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Report: Gun Makers Talk With Cities

October 2, 1999

NEW YORK (AP) _ For the first time since they have been sued over gun-related violence, gun manufacturers started talking with various cities on how to improve safety and make weapons tougher to get, The New York Times reported Saturday.

The negotiations, held Monday in Washington, were an initial effort to settle the suits brought by cities across the country, which seek millions of dollars in damages to recoup costs related to gun violence, the newspaper said.

Unidentified gun industry executives who attended said they would consider a list of the cities’ demands, including mandatory safety devices and a crackdown on corrupt gun retailers, the Times reported.

Present were Ed Shultz, chief executive of Smith and Wesson Corp., and officials from Sturm, Ruger and Co., Colt’s Manufacturing, O.F. Mossberg and sons, Taurus, Glock and Beretta.

Several gun makers, including the so-called Ring of Fire companies that encircle Los Angeles, were not invited. Also not invited was Washington attorney John Coale, one of a group of lawyers who represent Newark, N.J., New Orleans, Atlanta, Cleveland and Cincinnati.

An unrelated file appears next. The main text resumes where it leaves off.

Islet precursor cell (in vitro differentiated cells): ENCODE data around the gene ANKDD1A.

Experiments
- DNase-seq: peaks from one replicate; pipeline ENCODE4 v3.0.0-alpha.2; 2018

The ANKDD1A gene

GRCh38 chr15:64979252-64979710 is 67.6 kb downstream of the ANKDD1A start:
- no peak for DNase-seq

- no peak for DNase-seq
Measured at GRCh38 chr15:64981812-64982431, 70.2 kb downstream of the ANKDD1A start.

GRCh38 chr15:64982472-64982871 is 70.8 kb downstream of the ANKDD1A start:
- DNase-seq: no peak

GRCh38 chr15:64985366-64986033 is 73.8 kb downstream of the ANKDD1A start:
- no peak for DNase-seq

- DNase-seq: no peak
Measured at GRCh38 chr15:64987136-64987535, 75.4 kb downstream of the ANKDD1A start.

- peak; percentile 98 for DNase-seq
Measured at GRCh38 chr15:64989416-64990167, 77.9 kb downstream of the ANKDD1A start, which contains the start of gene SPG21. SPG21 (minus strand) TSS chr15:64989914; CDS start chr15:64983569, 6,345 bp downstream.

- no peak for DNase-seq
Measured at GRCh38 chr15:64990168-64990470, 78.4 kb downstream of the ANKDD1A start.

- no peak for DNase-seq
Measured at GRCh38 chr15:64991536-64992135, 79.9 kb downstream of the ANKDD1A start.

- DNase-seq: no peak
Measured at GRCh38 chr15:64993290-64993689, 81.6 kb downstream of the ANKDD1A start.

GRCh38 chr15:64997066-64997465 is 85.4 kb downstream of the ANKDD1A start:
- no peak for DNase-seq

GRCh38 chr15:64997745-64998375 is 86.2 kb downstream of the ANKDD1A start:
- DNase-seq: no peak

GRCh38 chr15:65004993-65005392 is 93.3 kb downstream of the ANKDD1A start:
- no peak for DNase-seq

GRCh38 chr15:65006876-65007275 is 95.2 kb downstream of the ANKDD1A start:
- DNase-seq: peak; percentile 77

City officials are seeking tighter controls by manufacturers over distribution to wholesalers and retailers.

With the goal of curbing the supply of handguns to criminals and juveniles through corrupt dealers, the companies would be cut off from those who supply a high number of guns used in crimes.

Any agreement would be overseen by an independent monitor picked by the cities and approved and paid for by the gun makers, lawyers involved in the talks told the Times.

Other demands include placing external locks on all guns, incorporating new technology allowing only owners to fire their guns and ending the sale of handguns at gun shows and on the Internet. In addition, city officials want advertisements stopped that claim guns increase home safety.

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